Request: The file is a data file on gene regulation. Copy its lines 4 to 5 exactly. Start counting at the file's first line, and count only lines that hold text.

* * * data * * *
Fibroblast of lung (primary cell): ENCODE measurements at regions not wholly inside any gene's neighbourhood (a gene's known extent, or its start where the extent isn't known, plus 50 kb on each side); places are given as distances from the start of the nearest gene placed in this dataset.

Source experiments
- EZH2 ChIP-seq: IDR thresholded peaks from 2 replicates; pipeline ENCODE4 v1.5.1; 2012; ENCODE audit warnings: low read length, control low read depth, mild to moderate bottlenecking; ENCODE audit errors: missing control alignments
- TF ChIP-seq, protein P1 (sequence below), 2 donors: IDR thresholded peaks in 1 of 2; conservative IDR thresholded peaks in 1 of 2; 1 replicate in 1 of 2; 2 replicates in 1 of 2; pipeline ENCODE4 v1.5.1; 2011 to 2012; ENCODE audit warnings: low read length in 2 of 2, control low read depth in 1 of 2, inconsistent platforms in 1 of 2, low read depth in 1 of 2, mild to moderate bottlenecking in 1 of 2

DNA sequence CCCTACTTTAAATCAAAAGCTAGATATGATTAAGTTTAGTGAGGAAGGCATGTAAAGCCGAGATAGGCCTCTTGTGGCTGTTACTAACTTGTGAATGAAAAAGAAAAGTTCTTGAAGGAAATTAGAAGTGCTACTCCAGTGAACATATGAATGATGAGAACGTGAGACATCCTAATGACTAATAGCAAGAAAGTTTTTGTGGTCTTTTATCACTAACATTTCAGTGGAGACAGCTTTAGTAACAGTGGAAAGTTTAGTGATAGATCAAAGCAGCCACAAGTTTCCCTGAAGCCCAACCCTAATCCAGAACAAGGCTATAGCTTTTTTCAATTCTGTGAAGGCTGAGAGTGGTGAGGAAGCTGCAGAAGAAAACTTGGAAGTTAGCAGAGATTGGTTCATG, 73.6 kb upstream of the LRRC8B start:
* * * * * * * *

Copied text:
- TF ChIP-seq, protein P1 (sequence below), 2 donors: IDR thresholded peaks in 1 of 2; conservative IDR thresholded peaks in 1 of 2; 1 replicate in 1 of 2; 2 replicates in 1 of 2; pipeline ENCODE4 v1.5.1; 2011 to 2012; ENCODE audit warnings: low read length in 2 of 2, control low read depth in 1 of 2, inconsistent platforms in 1 of 2, low read depth in 1 of 2, mild to moderate bottlenecking in 1 of 2

DNA sequence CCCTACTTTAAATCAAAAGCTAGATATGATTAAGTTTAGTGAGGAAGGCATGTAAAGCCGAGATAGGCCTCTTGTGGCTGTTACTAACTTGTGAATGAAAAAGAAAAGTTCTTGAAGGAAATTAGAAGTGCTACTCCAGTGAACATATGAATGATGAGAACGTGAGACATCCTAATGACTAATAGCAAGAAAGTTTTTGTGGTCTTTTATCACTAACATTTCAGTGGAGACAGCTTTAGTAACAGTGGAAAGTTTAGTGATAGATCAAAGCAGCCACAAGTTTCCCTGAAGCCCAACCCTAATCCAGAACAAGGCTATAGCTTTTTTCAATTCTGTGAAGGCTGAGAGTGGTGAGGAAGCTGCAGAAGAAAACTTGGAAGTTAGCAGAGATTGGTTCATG, 73.6 kb upstream of the LRRC8B start: